This color woodcut by American printmaker Arthur Wesley Dow, often credited with introducing the Japanese method of woodcut to the west. Dow experimented with the blocks, creating images that reflected different time of day or season, printing each as a unique work of art. The view is probably the harbor in Ipswich, Massechusetts, where Dow had his studio.
He called his woodcuts "color themes," and they demonstrate his devotion to Eastern concepts of line, color, and notan–the balance of light and dark. He executed the entire printmaking process by hand, carving and inking the blocks and then printing them sequentially on damp mulberry paper. In some cases he did not use a linear key block to pull elements together but evoked landscape forms by juxtaposing color shapes.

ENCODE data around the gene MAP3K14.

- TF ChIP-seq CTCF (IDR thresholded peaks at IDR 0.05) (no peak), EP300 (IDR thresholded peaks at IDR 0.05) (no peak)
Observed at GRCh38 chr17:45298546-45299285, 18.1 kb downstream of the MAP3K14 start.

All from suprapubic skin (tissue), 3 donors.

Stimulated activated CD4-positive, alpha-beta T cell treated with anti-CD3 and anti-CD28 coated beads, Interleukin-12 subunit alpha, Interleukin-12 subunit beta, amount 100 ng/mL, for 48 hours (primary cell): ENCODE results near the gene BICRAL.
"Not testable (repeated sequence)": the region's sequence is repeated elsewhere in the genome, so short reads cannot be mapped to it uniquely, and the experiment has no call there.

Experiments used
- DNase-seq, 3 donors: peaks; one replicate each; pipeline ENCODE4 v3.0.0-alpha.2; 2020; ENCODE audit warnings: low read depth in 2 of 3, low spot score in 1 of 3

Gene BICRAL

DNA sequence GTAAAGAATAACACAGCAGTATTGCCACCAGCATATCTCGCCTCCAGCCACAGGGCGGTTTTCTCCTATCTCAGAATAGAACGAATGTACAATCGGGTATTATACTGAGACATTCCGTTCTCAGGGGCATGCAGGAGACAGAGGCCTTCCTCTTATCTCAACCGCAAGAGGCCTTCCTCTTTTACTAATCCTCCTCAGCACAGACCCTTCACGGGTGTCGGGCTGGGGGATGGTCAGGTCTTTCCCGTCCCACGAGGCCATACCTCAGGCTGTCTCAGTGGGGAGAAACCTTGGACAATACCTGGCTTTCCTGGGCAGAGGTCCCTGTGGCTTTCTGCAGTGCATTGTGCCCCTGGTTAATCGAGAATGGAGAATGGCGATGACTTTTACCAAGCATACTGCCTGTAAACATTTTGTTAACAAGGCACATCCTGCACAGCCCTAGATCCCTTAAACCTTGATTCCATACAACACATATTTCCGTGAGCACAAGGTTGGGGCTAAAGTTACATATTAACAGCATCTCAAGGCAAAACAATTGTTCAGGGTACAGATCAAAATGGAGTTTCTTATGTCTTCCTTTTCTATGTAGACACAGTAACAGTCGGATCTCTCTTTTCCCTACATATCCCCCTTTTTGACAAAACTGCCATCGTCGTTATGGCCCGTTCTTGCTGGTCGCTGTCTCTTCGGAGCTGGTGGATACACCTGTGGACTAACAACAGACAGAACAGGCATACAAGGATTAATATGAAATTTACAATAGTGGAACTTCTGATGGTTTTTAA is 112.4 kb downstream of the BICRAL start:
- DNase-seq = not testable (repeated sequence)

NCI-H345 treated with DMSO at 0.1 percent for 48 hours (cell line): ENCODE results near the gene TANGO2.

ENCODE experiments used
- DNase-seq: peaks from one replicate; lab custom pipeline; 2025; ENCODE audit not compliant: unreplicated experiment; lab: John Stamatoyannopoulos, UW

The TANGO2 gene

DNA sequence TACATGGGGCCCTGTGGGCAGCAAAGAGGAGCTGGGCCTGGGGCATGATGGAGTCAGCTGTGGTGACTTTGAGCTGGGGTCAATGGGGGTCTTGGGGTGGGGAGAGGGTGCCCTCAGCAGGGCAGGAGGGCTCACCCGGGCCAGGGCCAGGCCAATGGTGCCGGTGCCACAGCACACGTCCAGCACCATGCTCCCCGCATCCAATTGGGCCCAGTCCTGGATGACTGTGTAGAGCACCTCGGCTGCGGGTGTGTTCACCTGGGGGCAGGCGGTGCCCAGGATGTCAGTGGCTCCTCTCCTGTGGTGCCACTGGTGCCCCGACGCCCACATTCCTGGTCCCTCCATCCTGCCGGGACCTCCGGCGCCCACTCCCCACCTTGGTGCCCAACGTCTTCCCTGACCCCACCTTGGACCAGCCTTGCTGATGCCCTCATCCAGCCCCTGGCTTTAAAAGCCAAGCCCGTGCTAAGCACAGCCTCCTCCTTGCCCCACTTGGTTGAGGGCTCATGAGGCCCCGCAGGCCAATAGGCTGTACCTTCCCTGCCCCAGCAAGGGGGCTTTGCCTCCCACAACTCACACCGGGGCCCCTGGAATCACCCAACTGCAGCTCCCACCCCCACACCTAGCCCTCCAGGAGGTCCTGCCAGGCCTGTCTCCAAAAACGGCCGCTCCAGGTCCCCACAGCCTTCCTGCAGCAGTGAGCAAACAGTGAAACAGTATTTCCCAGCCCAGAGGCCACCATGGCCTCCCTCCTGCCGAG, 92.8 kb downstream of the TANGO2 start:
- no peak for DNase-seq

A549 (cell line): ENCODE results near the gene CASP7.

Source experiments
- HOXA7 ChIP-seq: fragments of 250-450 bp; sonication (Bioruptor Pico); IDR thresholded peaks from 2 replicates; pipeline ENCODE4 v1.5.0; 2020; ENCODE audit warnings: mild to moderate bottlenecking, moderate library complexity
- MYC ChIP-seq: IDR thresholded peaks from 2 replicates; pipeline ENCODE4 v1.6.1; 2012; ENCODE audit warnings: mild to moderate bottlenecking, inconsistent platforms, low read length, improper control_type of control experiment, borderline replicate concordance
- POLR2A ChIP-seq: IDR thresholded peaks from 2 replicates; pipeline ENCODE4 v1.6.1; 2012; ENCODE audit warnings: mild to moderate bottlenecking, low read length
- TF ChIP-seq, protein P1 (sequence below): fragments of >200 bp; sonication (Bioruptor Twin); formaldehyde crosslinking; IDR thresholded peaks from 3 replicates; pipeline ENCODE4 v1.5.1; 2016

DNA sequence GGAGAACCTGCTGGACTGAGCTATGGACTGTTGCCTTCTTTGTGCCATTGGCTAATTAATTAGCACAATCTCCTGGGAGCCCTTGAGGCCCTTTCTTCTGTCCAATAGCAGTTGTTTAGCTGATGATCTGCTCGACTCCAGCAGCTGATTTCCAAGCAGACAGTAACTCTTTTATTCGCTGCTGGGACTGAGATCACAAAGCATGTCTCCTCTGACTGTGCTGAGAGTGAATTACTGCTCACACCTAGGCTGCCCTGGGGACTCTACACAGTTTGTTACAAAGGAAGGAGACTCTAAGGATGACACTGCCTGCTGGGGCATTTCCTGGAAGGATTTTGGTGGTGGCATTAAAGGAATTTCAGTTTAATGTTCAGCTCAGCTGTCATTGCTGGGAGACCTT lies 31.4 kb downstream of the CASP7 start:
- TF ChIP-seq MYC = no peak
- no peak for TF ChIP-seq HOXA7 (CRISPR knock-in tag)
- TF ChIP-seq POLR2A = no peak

Dow signed some of his prints and many were not signed, signing in the 19th century was inconsistent and prints were often only signed for exhibition or when sold. This impression is annotated in ink on the verso: 'Copyright 1895 / by / Arthur W. Dow'.
Dow's importance in the American Arts & Crafts movement is difficult to overstate, there have been many exhibitions and books written on him and his influence.